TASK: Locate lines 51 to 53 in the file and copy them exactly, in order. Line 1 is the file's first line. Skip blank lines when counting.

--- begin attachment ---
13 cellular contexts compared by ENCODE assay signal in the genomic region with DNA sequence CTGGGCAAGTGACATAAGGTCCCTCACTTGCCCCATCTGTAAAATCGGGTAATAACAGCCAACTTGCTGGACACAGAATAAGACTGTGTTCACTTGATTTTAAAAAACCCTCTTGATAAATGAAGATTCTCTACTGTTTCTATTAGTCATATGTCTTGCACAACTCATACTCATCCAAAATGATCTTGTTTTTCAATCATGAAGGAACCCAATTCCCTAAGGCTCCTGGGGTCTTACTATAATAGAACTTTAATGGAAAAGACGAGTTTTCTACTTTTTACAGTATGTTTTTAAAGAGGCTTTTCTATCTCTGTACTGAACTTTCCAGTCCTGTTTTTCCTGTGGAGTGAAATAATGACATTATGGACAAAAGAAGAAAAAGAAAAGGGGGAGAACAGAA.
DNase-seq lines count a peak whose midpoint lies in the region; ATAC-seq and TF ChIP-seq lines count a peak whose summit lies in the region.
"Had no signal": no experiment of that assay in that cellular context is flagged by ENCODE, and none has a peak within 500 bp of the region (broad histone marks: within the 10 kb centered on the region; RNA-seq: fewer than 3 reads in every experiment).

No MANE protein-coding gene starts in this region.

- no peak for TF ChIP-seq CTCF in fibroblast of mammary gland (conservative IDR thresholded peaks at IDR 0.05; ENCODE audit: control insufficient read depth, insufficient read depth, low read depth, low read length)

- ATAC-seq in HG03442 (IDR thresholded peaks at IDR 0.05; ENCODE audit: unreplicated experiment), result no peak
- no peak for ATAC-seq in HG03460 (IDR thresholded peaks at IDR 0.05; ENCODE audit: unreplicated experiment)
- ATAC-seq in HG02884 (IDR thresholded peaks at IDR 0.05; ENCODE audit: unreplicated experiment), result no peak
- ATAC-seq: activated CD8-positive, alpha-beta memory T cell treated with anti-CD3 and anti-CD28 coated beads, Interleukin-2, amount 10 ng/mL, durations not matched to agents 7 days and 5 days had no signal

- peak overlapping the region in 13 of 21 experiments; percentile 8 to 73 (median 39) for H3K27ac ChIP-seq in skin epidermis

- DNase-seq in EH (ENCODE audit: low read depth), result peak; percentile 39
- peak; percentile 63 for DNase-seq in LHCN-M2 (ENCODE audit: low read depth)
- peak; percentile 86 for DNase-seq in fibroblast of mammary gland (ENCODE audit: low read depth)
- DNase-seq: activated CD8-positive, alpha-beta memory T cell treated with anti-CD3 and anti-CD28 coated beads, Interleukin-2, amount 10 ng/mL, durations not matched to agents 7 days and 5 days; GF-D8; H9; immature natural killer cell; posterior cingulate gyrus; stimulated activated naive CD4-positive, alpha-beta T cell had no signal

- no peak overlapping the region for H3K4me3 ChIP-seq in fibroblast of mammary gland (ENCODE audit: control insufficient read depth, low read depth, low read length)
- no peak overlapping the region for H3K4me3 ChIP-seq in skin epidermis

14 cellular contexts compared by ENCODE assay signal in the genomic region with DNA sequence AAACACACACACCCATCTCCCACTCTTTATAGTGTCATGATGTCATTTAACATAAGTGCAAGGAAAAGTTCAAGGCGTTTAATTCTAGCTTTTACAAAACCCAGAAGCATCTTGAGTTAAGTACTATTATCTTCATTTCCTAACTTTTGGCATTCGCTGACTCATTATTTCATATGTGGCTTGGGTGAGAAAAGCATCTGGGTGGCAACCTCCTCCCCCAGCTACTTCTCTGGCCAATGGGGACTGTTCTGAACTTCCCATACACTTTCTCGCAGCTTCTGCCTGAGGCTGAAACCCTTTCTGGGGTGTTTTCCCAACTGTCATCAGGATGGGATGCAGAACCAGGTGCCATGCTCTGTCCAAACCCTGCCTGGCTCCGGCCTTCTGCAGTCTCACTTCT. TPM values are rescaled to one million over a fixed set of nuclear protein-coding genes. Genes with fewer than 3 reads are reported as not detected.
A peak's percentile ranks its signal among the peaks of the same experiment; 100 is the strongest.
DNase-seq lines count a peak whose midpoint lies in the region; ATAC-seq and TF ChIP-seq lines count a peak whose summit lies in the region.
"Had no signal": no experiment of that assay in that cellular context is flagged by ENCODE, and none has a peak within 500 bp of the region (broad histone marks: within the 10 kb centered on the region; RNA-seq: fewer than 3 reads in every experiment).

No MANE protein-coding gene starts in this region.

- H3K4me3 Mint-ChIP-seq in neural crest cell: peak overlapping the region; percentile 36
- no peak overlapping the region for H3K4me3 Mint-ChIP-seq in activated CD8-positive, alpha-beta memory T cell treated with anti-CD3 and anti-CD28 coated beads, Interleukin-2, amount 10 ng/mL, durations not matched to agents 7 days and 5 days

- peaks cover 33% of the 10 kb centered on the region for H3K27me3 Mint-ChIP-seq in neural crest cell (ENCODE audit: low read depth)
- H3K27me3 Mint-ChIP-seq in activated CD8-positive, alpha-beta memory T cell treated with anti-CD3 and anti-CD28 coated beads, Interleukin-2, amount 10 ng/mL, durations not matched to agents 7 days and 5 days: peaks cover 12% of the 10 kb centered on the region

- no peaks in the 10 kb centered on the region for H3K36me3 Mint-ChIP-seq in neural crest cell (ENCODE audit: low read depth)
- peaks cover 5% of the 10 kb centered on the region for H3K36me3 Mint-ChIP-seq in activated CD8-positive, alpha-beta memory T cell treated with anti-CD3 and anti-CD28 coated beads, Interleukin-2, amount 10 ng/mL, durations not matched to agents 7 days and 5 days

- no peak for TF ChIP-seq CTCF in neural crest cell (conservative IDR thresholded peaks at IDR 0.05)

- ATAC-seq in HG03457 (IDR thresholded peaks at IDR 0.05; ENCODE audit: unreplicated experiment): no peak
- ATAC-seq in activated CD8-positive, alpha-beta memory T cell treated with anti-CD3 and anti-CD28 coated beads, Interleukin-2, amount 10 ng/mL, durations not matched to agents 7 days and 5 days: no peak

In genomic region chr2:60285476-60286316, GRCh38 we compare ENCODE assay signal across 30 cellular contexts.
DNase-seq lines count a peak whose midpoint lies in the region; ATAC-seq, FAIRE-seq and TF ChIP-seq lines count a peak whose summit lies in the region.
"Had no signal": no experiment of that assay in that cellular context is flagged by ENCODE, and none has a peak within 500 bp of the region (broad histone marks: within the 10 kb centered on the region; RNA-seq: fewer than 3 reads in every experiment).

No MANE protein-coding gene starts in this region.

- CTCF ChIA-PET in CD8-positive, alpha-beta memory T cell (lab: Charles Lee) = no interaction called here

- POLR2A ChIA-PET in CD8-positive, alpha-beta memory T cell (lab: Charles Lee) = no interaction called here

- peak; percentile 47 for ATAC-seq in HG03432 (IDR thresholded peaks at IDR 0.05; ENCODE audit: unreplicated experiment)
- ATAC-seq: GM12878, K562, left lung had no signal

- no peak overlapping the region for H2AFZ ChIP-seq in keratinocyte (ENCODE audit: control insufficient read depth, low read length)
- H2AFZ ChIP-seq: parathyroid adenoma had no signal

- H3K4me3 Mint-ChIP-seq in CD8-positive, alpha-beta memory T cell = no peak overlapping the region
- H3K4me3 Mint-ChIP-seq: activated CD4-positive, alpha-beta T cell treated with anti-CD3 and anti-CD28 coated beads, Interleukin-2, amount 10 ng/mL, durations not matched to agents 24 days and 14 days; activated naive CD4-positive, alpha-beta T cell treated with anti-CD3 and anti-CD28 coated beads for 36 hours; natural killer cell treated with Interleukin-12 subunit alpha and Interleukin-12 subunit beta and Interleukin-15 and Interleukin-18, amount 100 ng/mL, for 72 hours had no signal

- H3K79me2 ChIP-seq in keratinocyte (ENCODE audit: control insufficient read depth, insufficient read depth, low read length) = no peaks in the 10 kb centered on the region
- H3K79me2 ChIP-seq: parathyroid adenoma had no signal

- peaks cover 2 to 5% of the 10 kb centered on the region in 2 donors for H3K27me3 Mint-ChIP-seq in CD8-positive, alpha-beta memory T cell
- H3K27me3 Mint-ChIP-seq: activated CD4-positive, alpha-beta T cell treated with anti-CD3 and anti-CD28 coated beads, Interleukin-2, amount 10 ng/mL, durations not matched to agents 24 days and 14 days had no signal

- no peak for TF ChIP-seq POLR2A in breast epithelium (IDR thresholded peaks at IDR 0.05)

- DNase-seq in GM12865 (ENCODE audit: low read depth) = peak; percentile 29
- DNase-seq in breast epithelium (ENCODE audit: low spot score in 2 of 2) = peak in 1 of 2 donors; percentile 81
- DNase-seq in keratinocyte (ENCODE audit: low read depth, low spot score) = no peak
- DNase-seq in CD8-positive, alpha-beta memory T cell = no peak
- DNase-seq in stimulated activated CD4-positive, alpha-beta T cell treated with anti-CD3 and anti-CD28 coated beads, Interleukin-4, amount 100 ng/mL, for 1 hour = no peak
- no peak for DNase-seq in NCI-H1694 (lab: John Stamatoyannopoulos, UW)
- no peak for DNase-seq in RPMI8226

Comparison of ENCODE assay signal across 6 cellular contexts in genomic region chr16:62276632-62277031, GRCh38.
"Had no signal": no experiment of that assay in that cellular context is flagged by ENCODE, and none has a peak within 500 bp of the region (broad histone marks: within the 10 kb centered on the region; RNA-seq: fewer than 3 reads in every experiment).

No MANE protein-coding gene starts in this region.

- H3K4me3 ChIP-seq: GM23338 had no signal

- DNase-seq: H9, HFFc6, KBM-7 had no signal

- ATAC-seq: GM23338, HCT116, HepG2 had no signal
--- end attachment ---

- DNase-seq in CD8-positive, alpha-beta memory T cell = no peak
- DNase-seq in stimulated activated CD4-positive, alpha-beta T cell treated with anti-CD3 and anti-CD28 coated beads, Interleukin-4, amount 100 ng/mL, for 1 hour = no peak
- no peak for DNase-seq in NCI-H1694 (lab: John Stamatoyannopoulos, UW)